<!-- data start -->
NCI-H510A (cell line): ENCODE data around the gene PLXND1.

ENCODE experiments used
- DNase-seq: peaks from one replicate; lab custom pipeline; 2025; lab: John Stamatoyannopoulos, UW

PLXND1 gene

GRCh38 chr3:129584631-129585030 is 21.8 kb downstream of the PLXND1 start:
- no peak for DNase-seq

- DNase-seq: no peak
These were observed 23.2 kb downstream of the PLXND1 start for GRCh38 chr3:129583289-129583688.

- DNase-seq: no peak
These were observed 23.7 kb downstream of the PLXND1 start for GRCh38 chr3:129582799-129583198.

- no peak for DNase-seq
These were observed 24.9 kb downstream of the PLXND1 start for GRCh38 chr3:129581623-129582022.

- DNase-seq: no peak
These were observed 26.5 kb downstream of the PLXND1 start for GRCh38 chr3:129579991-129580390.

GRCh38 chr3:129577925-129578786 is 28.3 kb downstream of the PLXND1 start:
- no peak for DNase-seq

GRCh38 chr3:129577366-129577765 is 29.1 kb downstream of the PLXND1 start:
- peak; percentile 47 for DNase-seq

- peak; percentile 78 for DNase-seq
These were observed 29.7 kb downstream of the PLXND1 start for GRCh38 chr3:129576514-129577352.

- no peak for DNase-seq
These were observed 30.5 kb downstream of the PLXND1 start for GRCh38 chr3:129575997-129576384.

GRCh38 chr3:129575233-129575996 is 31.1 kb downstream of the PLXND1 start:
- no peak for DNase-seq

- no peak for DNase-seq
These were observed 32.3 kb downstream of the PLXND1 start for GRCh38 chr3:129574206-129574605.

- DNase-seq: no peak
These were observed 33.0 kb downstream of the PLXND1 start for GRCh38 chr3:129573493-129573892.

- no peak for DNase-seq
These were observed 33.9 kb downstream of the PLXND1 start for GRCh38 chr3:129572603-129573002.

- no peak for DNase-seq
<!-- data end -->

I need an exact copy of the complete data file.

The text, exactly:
NCI-H510A (cell line): ENCODE data around the gene PLXND1.

ENCODE experiments used
- DNase-seq: peaks from one replicate; lab custom pipeline; 2025; lab: John Stamatoyannopoulos, UW

PLXND1 gene

GRCh38 chr3:129584631-129585030 is 21.8 kb downstream of the PLXND1 start:
- no peak for DNase-seq

- DNase-seq: no peak
These were observed 23.2 kb downstream of the PLXND1 start for GRCh38 chr3:129583289-129583688.

- DNase-seq: no peak
These were observed 23.7 kb downstream of the PLXND1 start for GRCh38 chr3:129582799-129583198.

- no peak for DNase-seq
These were observed 24.9 kb downstream of the PLXND1 start for GRCh38 chr3:129581623-129582022.

- DNase-seq: no peak
These were observed 26.5 kb downstream of the PLXND1 start for GRCh38 chr3:129579991-129580390.

GRCh38 chr3:129577925-129578786 is 28.3 kb downstream of the PLXND1 start:
- no peak for DNase-seq

GRCh38 chr3:129577366-129577765 is 29.1 kb downstream of the PLXND1 start:
- peak; percentile 47 for DNase-seq

- peak; percentile 78 for DNase-seq
These were observed 29.7 kb downstream of the PLXND1 start for GRCh38 chr3:129576514-129577352.

- no peak for DNase-seq
These were observed 30.5 kb downstream of the PLXND1 start for GRCh38 chr3:129575997-129576384.

GRCh38 chr3:129575233-129575996 is 31.1 kb downstream of the PLXND1 start:
- no peak for DNase-seq

- no peak for DNase-seq
These were observed 32.3 kb downstream of the PLXND1 start for GRCh38 chr3:129574206-129574605.

- DNase-seq: no peak
These were observed 33.0 kb downstream of the PLXND1 start for GRCh38 chr3:129573493-129573892.

- no peak for DNase-seq
These were observed 33.9 kb downstream of the PLXND1 start for GRCh38 chr3:129572603-129573002.

- no peak for DNase-seq